Here is how “listen” is defined in the American Heritage Dictionary of the English Language (p.1049). “To make an effort to hear something.”
According to current teachings, the following tips form the basics for excellent parent-child communication. They actually come to us from the world of business where interpersonal communication is highly valued as an important key to success.
What is good about these is that they are catching. Once you use them enough with your child, your child will comfortably and naturally use them with you, peers, and others.
- Look directly into your child’s left eye as he or she talks. That gives you a stronger point of focus as you try to understand what he or she is saying.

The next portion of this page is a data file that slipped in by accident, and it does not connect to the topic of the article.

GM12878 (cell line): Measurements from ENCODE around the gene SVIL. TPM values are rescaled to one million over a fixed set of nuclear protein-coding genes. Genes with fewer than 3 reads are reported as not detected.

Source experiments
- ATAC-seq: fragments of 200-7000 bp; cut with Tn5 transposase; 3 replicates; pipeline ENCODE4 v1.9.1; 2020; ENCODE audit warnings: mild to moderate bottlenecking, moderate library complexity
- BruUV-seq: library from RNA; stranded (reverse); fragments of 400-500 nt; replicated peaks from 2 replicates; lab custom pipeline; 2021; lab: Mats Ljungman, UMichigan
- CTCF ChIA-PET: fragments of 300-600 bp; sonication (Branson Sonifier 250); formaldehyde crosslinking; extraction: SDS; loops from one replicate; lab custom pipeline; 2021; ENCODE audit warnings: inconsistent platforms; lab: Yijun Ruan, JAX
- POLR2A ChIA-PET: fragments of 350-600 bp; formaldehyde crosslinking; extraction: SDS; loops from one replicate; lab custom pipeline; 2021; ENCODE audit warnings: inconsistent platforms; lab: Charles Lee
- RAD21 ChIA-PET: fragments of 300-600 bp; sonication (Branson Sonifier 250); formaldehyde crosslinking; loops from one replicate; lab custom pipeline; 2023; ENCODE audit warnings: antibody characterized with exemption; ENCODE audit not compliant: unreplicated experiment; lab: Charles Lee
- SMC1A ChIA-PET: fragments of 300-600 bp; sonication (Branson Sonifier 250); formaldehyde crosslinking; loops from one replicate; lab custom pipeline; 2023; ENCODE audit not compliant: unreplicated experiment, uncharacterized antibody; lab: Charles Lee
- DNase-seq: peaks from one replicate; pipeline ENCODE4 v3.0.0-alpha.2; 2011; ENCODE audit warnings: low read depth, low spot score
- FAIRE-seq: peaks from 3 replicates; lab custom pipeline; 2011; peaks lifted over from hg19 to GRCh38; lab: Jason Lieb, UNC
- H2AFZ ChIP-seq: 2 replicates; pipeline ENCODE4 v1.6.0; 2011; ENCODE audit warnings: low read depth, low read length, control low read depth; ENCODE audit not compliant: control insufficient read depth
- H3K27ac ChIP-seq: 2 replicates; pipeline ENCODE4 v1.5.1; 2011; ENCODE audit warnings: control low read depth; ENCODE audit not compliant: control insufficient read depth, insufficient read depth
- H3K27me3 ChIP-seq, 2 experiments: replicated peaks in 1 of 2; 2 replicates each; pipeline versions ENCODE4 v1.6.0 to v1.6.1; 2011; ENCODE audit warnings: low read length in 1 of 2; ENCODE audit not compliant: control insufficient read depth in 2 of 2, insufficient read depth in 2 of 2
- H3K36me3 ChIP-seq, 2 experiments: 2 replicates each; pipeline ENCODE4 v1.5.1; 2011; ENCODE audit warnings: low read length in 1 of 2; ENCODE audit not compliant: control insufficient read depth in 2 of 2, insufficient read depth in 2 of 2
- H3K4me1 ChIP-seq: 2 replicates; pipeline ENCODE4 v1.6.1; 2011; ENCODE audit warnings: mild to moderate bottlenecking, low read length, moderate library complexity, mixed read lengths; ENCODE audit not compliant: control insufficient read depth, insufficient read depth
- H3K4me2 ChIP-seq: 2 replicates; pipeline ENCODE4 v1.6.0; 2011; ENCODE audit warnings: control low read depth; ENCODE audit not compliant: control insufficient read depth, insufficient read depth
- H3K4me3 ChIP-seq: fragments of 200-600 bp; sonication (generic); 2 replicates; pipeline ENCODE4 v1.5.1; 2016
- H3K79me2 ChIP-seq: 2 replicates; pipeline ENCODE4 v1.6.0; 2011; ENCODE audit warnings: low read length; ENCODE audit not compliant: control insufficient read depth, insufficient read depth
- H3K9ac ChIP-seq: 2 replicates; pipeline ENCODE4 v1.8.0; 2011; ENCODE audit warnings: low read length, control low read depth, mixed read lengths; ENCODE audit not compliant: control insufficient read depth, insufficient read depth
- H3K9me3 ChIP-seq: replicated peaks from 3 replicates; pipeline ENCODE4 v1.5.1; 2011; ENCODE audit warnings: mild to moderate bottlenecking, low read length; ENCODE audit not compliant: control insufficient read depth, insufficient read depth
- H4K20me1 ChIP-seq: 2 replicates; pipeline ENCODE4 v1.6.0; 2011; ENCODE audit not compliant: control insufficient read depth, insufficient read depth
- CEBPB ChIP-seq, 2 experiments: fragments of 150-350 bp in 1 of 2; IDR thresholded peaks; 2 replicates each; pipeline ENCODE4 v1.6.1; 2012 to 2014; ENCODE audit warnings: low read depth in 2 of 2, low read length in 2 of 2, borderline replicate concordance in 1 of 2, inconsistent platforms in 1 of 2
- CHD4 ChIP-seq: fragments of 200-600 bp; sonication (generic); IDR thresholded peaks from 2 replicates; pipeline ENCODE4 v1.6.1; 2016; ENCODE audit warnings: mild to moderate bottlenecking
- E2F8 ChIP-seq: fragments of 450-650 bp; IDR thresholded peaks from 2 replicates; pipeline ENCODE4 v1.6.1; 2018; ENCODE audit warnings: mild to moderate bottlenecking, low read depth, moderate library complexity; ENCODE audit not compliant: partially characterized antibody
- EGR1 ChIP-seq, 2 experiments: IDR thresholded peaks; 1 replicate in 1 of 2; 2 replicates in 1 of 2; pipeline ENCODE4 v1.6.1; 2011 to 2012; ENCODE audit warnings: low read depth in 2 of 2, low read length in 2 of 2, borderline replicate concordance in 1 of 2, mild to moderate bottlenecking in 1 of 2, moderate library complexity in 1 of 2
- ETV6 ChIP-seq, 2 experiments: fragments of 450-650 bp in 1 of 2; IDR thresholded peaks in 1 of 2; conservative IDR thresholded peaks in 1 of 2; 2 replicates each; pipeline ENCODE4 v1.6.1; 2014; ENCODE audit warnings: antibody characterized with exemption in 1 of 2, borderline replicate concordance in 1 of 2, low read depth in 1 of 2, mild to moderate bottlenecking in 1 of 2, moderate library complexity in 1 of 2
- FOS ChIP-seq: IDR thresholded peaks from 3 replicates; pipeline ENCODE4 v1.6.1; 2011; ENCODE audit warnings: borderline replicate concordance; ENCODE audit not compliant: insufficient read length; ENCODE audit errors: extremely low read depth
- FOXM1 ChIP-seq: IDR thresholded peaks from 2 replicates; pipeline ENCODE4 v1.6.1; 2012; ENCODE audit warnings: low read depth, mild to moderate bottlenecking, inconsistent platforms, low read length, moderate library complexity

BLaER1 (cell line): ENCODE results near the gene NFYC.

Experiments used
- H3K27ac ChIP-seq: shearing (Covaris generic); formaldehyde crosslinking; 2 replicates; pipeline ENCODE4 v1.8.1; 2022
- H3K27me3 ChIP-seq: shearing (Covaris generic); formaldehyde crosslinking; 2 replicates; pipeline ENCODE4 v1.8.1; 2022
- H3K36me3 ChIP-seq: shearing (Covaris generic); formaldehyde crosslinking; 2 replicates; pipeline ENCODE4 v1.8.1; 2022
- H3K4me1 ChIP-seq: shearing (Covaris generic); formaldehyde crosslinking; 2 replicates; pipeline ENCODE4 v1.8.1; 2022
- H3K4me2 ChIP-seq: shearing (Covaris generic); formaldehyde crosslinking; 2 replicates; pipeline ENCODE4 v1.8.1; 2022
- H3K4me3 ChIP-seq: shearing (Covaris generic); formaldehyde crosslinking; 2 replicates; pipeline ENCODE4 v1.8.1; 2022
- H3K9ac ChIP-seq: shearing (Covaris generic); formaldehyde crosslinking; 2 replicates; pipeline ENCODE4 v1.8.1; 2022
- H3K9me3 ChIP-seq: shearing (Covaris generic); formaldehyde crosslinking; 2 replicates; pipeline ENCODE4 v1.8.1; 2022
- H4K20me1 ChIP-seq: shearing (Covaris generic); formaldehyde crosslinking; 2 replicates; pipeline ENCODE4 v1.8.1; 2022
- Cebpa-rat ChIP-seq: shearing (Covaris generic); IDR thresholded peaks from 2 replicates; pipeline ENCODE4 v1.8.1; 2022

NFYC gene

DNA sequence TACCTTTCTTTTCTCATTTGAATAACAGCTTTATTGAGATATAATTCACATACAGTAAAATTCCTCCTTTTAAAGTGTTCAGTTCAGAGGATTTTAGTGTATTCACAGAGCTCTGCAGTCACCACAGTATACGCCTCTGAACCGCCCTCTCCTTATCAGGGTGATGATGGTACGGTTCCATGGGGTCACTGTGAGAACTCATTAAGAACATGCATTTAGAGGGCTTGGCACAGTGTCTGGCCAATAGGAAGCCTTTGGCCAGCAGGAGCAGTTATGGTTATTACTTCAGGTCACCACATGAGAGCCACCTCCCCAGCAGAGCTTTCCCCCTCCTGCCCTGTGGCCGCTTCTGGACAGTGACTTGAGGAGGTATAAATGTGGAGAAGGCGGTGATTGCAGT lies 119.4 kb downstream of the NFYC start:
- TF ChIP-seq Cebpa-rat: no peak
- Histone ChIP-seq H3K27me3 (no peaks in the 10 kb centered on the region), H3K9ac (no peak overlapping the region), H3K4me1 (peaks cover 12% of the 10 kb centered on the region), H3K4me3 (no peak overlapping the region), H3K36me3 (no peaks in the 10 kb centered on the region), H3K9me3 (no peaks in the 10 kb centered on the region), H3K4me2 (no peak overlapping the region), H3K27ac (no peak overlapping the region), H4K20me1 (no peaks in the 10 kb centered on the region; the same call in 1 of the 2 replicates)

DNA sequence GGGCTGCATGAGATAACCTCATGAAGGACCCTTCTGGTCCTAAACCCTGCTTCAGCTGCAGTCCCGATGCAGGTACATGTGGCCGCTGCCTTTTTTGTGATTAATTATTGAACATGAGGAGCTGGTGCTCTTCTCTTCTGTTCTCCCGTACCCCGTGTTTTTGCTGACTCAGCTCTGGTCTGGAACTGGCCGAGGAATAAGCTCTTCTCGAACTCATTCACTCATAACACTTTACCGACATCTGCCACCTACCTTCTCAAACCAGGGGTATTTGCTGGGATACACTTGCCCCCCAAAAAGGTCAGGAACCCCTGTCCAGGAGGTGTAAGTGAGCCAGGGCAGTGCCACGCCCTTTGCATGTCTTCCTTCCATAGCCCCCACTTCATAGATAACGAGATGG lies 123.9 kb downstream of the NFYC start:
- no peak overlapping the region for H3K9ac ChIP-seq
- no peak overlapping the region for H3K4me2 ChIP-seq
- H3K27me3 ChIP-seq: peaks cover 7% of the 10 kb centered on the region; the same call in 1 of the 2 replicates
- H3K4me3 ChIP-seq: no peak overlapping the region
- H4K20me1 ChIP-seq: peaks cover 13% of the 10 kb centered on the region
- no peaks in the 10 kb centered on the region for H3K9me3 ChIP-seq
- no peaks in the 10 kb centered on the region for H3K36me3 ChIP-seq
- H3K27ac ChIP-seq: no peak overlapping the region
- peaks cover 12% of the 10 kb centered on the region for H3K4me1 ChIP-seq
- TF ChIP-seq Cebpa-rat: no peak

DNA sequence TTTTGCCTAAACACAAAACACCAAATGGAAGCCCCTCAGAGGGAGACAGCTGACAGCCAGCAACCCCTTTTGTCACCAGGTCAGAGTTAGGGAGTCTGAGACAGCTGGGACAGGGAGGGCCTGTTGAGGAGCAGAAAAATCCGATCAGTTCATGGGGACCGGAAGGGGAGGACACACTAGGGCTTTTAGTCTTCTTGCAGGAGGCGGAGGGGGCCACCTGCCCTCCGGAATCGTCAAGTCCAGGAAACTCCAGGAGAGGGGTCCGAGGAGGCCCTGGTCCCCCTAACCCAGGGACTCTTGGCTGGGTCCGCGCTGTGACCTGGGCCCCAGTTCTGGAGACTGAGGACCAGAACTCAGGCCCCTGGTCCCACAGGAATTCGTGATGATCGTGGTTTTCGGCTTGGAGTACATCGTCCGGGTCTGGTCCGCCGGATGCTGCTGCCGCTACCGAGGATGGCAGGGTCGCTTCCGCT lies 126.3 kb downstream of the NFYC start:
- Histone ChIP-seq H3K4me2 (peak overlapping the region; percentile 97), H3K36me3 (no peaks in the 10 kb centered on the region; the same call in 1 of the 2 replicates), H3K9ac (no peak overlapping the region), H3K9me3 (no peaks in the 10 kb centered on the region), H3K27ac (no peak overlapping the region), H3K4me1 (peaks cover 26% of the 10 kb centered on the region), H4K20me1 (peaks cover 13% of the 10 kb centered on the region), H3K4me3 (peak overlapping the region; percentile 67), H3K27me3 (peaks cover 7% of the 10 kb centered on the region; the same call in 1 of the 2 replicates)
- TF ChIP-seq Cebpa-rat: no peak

- Be on the same level as your child.
- Be as much as you can in the same position as your child.
Once you are set, here is the best part. Speak for 30% of the time and listen for 70%. To aid in this process there are words of communication that can encourage your child to talk. “Oh, uh huh, good, then” and “Tell me more about…” There are also open-ended questions like these that work. “How did you do that? Why did that happen?” and “What was that like?”
Look at the letters in these two words LISTEN and SILENT. Yes, they are the same. It is interesting to ponder the relationship of these two actions.
- You are silent when you listen.
- You communicate through silence as well as through words.
*Adapted from Make Your Own Preschool Games: A Personalized Play and Learn Program by Sally Goldberg, pp. 183-184
August! The Month of Dignity
Here is a subtle nuance for this month–learning from silence, something you do not hear. What is your child not talking about anymore? With your new listening skills go ahead and pursue what has been happening at school, in the park, or when playing outside. Maybe there is a favorite friend no longer being mentioned. Use your new listening skills in your own dignified way to communicate and find out.
Subscribe to Tips